This boon in heavenly tourism has upset the mother of Alex Malarkey, who apparently has tried to get her son’s book pulled for some time.

“There are many who are scamming and using the Word of God to do it,” Beth Malarkey said in a blog post cited by NPR radio last week. “They are good, especially if you are not digging into your Bible and truly studying it. They study their audience and even read ‘success’ books to try to build bigger and better … ‘ministries/businesses.’”

Phil Johnson, the executive director of a media ministry led by author and broadcaster John MacArthur, said publishers of bestselling books on heavenly tourism have little motivation to hurt sales.

“The idea that Alex suddenly recanted is just not true, he said in comments carried by The Washington Post. “There was proof everywhere that he did not stand behind the content of this book. But it was a bestselling book. Nobody in the in
dustry wanted to kill it.”

So how could this heavenly hoax have happened?

Some say Alex’s father, the co-author of the book, saw an opportunity to make money from his son’s vivid imagination. There seems to be little doubt that Alex was a genuine soul who had no idea of the harm his creativity was going to cause. But informed by a flawed belief system, Alex was able to believe that an out-of-body escape to heaven was entirely possible. Millions of people believe the same thing around the world.

Similar stories have been prominent in pop culture and within religious circles. Movies dealing with out-of-body and other paranormal experiences have played to audiences in all corners of the planet. Claims of mystical occurrences such as apparitions of the Virgin Mary continue to encourage the faithful, even though they have no support whatsoever from Scripture.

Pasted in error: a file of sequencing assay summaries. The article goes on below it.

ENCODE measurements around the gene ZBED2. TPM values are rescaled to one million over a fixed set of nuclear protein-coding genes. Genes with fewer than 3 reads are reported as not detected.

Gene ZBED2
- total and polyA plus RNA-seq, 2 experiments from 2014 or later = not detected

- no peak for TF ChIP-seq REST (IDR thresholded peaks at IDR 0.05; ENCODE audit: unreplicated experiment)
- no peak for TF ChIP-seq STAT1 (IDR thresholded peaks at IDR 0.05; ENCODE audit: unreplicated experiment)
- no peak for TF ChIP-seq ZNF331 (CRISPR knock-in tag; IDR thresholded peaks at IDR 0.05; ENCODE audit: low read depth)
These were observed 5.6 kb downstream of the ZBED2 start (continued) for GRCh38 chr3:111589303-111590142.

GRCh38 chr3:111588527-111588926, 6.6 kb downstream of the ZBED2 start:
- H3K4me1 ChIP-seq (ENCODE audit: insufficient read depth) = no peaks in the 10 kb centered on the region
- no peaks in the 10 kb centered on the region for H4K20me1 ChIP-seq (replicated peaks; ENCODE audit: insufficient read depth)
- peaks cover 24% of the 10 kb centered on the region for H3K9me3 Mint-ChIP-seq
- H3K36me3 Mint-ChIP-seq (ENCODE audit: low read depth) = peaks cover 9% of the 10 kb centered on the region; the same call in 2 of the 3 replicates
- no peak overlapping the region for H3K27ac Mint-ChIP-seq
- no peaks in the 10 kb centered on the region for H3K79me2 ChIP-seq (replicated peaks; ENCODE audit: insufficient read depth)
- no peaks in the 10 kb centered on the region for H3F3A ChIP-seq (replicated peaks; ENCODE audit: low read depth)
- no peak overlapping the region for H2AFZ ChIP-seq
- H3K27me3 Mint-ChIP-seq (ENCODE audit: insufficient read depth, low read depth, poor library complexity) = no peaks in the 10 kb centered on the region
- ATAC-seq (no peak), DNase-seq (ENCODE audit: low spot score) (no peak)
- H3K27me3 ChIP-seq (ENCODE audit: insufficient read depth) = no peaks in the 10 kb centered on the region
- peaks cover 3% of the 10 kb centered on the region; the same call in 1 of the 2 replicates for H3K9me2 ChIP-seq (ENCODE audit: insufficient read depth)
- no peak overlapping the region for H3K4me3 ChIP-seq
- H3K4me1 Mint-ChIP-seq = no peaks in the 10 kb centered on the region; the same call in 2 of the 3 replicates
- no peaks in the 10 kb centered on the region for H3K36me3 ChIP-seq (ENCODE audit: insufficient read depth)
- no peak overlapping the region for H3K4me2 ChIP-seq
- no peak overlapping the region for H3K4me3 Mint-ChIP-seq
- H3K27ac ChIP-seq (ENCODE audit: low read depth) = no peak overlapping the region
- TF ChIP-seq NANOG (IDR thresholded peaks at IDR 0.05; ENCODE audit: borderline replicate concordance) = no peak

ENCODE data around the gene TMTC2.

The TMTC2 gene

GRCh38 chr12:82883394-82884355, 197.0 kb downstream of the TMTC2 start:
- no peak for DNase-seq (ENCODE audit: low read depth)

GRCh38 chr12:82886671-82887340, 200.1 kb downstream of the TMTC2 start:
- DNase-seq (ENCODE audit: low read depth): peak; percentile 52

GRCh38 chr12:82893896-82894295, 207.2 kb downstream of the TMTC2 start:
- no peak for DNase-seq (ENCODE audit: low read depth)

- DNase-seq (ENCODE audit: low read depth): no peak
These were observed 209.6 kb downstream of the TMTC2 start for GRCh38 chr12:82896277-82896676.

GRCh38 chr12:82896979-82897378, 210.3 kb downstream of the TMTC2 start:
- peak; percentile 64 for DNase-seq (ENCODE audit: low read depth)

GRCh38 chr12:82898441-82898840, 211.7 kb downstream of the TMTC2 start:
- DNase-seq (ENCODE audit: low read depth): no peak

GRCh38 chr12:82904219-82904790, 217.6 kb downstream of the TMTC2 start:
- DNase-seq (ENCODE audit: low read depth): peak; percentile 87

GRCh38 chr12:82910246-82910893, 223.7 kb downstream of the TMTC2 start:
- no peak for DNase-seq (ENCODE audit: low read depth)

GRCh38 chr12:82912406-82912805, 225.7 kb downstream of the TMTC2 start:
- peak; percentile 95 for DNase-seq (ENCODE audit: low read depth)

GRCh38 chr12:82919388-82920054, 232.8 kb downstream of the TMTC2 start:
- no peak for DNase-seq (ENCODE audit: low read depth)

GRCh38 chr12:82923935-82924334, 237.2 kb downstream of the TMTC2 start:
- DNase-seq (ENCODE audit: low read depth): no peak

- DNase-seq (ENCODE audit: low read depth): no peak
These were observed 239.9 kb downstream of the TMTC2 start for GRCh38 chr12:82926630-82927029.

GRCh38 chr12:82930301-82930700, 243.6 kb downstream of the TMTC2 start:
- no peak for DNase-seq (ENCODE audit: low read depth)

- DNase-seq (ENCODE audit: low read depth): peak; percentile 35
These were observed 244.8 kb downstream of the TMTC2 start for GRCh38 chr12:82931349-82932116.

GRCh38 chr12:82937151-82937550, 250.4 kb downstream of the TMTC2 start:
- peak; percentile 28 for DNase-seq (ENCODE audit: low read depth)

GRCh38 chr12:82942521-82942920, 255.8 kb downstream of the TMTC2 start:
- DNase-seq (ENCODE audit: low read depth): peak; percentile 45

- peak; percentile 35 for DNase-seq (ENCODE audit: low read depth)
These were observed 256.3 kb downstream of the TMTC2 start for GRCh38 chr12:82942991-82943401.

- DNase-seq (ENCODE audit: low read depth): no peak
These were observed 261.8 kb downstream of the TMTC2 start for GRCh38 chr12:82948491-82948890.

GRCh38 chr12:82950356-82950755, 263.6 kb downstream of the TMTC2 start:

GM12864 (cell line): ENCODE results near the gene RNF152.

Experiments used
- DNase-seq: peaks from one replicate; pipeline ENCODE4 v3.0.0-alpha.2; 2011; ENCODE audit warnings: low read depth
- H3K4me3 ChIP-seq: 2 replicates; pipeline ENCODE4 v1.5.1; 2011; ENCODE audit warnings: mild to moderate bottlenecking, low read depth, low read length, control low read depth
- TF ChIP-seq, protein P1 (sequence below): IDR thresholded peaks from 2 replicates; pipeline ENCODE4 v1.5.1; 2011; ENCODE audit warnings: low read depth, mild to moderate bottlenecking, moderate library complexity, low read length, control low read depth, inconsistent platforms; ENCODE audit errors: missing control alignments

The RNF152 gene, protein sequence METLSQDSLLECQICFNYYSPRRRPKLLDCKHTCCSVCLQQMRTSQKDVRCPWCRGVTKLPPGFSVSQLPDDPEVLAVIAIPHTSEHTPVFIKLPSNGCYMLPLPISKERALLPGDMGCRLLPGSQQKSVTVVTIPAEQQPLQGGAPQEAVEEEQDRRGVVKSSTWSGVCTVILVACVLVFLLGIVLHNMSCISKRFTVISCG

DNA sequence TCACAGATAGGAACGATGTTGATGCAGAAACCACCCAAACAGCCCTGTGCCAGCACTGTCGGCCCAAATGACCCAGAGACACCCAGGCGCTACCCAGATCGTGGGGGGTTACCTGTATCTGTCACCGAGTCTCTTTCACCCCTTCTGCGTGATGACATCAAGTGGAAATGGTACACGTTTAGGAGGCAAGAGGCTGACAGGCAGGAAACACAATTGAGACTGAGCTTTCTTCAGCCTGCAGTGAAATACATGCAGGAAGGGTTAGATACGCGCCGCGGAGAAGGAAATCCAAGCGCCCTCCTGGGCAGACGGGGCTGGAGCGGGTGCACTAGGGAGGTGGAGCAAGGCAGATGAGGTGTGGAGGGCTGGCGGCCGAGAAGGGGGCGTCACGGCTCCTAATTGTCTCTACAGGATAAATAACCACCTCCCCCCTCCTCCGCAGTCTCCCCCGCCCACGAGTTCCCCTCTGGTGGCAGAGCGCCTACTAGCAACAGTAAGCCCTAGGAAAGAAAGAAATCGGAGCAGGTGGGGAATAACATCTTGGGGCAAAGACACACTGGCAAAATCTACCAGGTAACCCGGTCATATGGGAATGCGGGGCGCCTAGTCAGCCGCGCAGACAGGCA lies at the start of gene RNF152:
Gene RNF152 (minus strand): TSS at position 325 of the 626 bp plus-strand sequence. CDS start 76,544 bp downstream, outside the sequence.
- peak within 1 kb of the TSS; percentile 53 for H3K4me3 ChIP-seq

A number of years ago, as a young Roman Catholic believer, I was praying in a small group at a Catholic youth convention. My eyes opened wide when a young man started “prophesying.”

“My people,” the young man, Peter, began. “I have a message for you, my people.”

It was well known that Peter was a plumber. What was not known was that he was a prophet. Few of us were convinced. Several of us tasked a young nun with talking to Peter about his “prophesying.” But before she had a chance to approach Peter, Peter came and spoke with our small group and admitted his “prophesying” was nothing more than a case of misjudged wishful thinking.

“I just wanted it to be real, and I’m sorry. That won’t happen again,” he said.

As far as I know, it never did. Peter had been exposed to Pentecostal worship services where “prophesying” is common or even expected. His desire to possess this type of spiritual gift got the better of him.

Alex Malarkey acknowledges that his desire for attention prompted him to tell a story that simply wasn’t true. Now 16 years old, Alex offers some sound advice. People “should read the Bible, which is enough,” he said. “The Bible is the only source of truth. Anything written by man cannot be infallible.”

My hope is that many people will take his counsel now as seriously as they took his story.

Advertisement